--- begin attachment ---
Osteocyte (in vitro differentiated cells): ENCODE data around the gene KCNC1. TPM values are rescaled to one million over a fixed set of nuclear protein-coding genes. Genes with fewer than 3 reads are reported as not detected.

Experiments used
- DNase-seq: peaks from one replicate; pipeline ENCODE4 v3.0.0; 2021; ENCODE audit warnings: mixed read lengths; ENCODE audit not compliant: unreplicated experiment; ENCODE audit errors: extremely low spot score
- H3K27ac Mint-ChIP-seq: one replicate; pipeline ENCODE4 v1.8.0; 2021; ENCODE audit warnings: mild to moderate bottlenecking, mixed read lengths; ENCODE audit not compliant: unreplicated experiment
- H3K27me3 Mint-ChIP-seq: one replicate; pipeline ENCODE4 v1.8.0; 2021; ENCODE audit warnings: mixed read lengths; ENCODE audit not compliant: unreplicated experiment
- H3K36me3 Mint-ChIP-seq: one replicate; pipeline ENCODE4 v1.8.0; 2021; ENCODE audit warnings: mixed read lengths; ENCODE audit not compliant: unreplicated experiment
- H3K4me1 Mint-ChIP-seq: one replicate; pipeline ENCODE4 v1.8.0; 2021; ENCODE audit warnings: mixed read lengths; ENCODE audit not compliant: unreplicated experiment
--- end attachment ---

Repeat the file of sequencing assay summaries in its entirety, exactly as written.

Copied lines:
Osteocyte (in vitro differentiated cells): ENCODE data around the gene KCNC1. TPM values are rescaled to one million over a fixed set of nuclear protein-coding genes. Genes with fewer than 3 reads are reported as not detected.

Experiments used
- DNase-seq: peaks from one replicate; pipeline ENCODE4 v3.0.0; 2021; ENCODE audit warnings: mixed read lengths; ENCODE audit not compliant: unreplicated experiment; ENCODE audit errors: extremely low spot score
- H3K27ac Mint-ChIP-seq: one replicate; pipeline ENCODE4 v1.8.0; 2021; ENCODE audit warnings: mild to moderate bottlenecking, mixed read lengths; ENCODE audit not compliant: unreplicated experiment
- H3K27me3 Mint-ChIP-seq: one replicate; pipeline ENCODE4 v1.8.0; 2021; ENCODE audit warnings: mixed read lengths; ENCODE audit not compliant: unreplicated experiment
- H3K36me3 Mint-ChIP-seq: one replicate; pipeline ENCODE4 v1.8.0; 2021; ENCODE audit warnings: mixed read lengths; ENCODE audit not compliant: unreplicated experiment
- H3K4me1 Mint-ChIP-seq: one replicate; pipeline ENCODE4 v1.8.0; 2021; ENCODE audit warnings: mixed read lengths; ENCODE audit not compliant: unreplicated experiment